TOUGHER LAWS TARGETING IDENTITY THEFT COME INTO FORCE

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OTTAWA, January 8, 2010 — The Honourable Rob Nicholson, P.C., Q.C., M.P. for Niagara Falls, Minister of Justice and Attorney General of Canada, today welcomed the coming into force of Bill S-4. This legislation will provide police and justice officials with important new tools in the fight against identity theft, a fast-growing crime throughout North America.

"Our Government believes Canadians are entitled to have their identities and other valuable information protected to the highest degree possible," said Minister Nicholson. "Beginning today, they will have greater protection against identity theft and police will be better equipped to stop these crimes before they are committed."

The act creates three new "core" Criminal Code offences targeting the early stages of identity-related crime, all subject to 5-year maximum prison sentences:

  • Obtaining and possessing identity information with the intent to use the information deceptively, dishonestly, or fraudulently in the commission of a crime;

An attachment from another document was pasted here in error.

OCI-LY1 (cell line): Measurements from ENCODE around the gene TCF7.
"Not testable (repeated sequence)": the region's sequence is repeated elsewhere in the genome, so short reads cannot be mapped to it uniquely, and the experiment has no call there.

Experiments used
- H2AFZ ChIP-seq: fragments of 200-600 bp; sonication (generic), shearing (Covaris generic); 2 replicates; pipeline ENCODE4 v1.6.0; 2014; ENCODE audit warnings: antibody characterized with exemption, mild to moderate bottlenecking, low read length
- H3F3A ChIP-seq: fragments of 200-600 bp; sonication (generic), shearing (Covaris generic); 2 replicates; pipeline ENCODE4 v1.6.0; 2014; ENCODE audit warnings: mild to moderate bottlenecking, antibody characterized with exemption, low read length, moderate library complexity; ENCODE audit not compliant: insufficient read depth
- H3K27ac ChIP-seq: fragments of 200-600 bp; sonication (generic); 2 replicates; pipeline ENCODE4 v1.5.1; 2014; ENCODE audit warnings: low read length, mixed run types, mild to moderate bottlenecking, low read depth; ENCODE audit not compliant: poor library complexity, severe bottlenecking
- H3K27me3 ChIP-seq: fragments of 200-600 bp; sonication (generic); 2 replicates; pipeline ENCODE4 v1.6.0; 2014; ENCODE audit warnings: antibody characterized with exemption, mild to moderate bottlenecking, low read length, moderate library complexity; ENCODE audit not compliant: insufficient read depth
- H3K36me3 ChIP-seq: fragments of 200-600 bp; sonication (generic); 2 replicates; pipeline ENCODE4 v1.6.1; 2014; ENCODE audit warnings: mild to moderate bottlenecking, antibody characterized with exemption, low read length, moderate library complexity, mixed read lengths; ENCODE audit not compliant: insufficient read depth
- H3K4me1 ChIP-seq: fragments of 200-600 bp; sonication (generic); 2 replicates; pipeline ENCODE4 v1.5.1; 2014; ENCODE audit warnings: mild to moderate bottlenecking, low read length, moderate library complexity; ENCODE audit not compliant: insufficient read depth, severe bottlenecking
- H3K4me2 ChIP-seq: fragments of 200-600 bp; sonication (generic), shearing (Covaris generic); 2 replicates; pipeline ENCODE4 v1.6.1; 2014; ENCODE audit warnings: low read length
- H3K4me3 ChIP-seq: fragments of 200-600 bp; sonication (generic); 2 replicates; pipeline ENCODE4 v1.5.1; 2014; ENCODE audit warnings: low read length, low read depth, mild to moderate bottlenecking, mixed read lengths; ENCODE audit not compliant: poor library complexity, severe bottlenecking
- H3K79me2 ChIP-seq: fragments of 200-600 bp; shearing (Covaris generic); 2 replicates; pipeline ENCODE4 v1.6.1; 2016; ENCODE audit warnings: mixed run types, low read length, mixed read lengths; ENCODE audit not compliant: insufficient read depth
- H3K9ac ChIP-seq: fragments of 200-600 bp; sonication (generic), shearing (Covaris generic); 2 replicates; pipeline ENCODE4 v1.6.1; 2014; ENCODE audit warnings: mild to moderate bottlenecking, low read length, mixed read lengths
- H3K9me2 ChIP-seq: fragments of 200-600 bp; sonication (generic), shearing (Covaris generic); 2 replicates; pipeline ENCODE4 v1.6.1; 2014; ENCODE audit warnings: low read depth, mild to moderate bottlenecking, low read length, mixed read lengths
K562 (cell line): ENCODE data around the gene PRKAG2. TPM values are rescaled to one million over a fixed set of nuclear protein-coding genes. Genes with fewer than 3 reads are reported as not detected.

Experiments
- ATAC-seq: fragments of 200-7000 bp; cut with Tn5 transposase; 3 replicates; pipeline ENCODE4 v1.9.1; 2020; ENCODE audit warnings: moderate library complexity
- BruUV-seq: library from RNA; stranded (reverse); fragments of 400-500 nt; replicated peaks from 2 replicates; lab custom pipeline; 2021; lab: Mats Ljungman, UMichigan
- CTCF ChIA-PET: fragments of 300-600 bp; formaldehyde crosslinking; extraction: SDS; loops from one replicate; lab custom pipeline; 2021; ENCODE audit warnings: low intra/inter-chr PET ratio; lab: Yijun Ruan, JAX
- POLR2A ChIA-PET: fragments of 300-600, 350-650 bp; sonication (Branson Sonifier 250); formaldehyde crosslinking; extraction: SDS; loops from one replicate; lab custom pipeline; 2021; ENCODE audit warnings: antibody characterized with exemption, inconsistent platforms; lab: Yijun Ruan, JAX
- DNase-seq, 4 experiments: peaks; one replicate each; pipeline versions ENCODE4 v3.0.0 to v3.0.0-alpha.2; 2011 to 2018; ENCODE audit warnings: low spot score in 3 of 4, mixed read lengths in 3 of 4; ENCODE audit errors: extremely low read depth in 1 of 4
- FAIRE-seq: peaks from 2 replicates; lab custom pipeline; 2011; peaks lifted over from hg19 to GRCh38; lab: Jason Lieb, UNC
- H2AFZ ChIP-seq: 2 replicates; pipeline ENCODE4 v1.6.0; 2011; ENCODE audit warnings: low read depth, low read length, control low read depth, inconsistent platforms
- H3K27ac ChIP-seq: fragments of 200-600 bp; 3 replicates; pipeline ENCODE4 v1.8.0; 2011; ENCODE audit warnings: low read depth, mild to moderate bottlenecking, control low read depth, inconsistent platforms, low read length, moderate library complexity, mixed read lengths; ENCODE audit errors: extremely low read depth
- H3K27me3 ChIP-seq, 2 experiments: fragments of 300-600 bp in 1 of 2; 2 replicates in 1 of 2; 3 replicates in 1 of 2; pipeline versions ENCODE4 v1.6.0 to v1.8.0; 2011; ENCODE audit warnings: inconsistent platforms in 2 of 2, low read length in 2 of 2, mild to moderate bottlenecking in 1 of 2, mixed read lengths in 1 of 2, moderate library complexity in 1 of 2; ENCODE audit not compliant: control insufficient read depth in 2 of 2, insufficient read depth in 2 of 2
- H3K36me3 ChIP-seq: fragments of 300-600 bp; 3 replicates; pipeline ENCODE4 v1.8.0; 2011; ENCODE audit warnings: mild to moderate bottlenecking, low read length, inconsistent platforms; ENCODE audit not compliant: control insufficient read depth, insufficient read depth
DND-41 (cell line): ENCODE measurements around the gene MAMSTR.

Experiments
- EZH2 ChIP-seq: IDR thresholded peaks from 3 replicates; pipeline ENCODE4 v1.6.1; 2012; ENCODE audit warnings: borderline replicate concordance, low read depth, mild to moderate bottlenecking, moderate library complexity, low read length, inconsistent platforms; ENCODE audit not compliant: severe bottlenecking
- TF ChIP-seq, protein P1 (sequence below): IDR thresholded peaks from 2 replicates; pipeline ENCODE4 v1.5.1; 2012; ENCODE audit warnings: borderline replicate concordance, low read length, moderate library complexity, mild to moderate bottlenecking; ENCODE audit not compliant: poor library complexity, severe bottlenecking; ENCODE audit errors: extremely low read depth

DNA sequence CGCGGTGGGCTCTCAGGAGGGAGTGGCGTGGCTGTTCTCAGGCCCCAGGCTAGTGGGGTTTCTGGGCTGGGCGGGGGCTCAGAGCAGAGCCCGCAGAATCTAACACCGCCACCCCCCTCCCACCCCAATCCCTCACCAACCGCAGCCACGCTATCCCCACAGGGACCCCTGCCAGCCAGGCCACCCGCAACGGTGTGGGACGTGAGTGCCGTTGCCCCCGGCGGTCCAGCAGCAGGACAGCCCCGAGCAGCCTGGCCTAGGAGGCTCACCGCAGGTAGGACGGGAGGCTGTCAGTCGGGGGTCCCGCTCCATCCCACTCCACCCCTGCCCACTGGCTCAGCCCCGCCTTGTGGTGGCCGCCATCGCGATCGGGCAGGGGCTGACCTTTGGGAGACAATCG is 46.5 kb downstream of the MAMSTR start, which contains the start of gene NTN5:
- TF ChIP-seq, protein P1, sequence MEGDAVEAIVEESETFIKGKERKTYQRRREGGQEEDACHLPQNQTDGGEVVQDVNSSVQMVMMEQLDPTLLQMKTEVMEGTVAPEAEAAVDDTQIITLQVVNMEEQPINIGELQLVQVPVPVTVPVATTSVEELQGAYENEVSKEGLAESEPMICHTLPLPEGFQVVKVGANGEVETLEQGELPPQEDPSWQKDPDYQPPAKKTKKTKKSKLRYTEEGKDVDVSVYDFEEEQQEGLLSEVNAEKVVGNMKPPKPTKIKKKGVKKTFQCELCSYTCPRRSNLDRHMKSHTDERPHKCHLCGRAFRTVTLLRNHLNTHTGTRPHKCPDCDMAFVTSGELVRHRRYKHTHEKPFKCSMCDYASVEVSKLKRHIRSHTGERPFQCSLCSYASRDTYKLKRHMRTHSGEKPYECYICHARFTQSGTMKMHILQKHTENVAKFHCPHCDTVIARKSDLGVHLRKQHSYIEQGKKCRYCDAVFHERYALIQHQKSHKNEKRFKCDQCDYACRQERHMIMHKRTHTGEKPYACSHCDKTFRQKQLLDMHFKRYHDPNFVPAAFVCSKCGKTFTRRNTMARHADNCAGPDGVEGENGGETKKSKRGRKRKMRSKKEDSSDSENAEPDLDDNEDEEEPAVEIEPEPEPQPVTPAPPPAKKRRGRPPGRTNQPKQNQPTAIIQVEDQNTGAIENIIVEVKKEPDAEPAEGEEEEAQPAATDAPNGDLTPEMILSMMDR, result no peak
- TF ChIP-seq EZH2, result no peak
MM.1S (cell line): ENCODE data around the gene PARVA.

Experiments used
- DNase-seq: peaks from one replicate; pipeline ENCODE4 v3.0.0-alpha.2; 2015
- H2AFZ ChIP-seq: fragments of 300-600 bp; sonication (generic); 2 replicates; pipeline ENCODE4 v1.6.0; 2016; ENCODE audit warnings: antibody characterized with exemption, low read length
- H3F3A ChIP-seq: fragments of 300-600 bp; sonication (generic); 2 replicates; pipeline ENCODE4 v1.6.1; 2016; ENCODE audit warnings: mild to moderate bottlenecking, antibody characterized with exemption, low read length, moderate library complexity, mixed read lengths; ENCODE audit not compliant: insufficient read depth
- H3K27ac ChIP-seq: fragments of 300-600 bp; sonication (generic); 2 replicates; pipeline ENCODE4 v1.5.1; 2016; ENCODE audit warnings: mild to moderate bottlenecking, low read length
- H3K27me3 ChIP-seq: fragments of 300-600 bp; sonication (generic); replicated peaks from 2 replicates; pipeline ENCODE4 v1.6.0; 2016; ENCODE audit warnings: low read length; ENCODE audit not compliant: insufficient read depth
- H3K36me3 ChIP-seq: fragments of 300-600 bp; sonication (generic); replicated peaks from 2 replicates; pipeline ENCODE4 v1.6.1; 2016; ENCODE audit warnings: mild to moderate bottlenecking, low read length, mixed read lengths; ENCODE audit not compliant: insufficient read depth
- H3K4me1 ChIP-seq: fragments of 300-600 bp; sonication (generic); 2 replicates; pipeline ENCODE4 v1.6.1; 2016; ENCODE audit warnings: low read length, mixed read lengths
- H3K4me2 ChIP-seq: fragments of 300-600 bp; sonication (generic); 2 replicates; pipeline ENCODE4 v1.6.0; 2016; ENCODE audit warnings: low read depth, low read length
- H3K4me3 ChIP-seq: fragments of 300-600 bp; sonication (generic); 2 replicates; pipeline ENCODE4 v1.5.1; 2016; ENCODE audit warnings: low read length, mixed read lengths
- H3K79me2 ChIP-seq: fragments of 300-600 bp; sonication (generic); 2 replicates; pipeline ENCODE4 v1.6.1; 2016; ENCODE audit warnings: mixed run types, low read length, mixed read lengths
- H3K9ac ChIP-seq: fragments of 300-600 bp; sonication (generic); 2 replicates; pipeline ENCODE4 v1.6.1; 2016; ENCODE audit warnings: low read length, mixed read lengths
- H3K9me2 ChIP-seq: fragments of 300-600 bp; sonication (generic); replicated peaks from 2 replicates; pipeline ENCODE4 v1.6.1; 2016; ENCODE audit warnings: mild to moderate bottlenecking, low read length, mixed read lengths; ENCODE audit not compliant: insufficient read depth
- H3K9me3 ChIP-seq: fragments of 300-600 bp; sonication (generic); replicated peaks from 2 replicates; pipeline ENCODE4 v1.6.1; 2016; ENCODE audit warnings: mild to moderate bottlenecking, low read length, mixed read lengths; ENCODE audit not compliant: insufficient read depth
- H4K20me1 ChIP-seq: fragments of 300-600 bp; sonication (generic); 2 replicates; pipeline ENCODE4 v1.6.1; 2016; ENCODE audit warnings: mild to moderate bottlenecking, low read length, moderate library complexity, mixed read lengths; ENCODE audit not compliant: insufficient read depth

• Trafficking in identity information, an offence that targets those who transfer or sell information to another person with knowledge of, or recklessness as to, the possible criminal use of the information; and,
  • Unlawfully possessing or trafficking in government-issued identity documents that contain information of another person.

A new power also permits the courts to order, as part of a sentence, that an offender be required to pay restitution to a victim of identity theft or identity fraud for costs associated with their efforts to rehabilitate their identity (e.g., the cost of replacement cards, documents and correcting their credit history). This provision complements existing provisions which permit restitution to be ordered for actual economic or other property losses.

Backgrounder: Identity Theft

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